Influenza, more commonly known as the “flu”, is highly contagious and pregnant women can become very sick with increased complications. Symptoms include high fever, sore throat, cough, headache, muscle aches and pains.
Seasonal Influenza vaccination (Fluvax) is strongly recommended for pregnant women. There is also evidence that influenza vaccination of pregnant women protects infants against influenza for the first 6 months after birth. The vaccination is safe at any stage of pregnancy and is available at your local GP.
Recently, there has been some confusion as to the best timing for this vaccination. AMA President, Dr Michael Gannon advises that pregnant patients should receive the influenza vaccination when the national program rolls out. We saw a real spike in cases in Spring last year, and one explanation for that is that the effectiveness of the vaccine might have started to wear off or that the virus had mutated beyond control. Remember that’s the reason why you get vaccinated every year as the virus changes year-on-year. However, we think that now is the optimal time for so-called healthy Australians to get vaccinated and protect themselves and their loved ones from the flu.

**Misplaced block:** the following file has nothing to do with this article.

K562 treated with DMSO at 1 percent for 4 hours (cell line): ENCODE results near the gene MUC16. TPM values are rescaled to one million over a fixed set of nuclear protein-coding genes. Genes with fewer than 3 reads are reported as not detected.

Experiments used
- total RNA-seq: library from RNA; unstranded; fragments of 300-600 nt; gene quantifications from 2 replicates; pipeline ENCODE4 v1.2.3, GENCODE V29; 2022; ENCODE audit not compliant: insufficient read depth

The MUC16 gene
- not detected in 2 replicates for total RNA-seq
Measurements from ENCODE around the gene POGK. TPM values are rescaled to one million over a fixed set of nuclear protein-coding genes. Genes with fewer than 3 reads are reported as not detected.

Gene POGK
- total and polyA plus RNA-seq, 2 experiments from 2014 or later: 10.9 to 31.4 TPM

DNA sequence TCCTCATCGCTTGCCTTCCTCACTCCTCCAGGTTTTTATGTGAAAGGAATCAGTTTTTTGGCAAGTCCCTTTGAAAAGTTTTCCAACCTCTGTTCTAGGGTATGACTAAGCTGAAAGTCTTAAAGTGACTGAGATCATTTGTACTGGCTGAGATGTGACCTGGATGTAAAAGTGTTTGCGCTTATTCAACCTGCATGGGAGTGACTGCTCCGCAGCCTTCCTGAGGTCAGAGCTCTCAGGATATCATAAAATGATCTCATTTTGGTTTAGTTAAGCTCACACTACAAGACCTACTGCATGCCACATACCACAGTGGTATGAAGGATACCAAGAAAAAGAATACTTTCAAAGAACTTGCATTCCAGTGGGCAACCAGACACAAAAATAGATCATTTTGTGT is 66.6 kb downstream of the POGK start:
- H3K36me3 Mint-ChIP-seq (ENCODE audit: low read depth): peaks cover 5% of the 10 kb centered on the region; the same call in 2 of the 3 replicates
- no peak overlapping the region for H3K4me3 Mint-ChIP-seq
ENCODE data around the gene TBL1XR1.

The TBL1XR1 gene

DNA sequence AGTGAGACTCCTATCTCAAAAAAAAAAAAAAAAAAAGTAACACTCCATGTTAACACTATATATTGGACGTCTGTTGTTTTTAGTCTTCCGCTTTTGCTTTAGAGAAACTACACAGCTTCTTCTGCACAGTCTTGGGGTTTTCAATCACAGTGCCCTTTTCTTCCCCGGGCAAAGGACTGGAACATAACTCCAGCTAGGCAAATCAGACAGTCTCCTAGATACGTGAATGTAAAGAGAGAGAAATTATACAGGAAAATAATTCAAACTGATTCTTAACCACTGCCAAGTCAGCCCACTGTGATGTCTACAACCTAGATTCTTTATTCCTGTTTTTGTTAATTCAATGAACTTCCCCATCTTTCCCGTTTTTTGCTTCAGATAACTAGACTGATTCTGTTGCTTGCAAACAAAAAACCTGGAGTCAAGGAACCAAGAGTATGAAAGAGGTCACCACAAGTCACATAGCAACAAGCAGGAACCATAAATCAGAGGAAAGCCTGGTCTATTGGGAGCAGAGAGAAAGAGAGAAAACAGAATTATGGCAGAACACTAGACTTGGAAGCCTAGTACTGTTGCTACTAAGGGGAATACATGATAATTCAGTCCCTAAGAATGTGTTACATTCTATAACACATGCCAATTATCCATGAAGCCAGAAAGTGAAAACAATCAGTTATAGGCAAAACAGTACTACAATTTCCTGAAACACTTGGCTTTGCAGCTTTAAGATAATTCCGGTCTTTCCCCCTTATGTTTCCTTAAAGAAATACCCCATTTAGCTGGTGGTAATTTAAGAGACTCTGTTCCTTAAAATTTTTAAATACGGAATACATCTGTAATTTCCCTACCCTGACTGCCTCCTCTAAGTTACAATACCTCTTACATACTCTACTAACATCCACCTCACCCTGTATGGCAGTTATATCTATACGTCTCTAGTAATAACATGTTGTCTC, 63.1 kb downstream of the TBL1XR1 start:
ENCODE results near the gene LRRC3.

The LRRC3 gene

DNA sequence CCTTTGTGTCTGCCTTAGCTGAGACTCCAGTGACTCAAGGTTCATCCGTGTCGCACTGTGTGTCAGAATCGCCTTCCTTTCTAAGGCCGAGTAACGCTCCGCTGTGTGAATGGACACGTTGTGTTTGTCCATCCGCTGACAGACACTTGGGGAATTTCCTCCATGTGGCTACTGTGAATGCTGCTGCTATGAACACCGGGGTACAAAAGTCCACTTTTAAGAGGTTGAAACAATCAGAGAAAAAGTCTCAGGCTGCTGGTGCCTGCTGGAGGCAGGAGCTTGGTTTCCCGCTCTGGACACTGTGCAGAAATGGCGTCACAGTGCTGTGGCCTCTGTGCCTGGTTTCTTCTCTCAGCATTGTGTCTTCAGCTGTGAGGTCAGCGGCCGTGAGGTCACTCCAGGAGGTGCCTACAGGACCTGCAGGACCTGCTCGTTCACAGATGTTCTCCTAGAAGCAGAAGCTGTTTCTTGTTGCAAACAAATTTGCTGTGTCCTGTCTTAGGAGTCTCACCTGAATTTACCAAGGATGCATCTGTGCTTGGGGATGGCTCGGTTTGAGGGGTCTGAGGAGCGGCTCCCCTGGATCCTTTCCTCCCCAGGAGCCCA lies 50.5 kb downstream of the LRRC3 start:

For more information please visit the Australian Medical Association
Women are also encouraged to have the whooping cough vaccination with their GP between 28-36 weeks of pregnancy with each pregnancy. The reason for this is that some antibodies from the vaccination may provide protection to the newborn prior to the child’s scheduled vaccination program. All partners, parents and caregivers are encouraged to have the whooping cough vaccination updated every 5-10 years as adults (preferably before your baby is born).
New born babies do not receive their first vaccination for whooping cough until 6 weeks and not fully protected until 6 months old.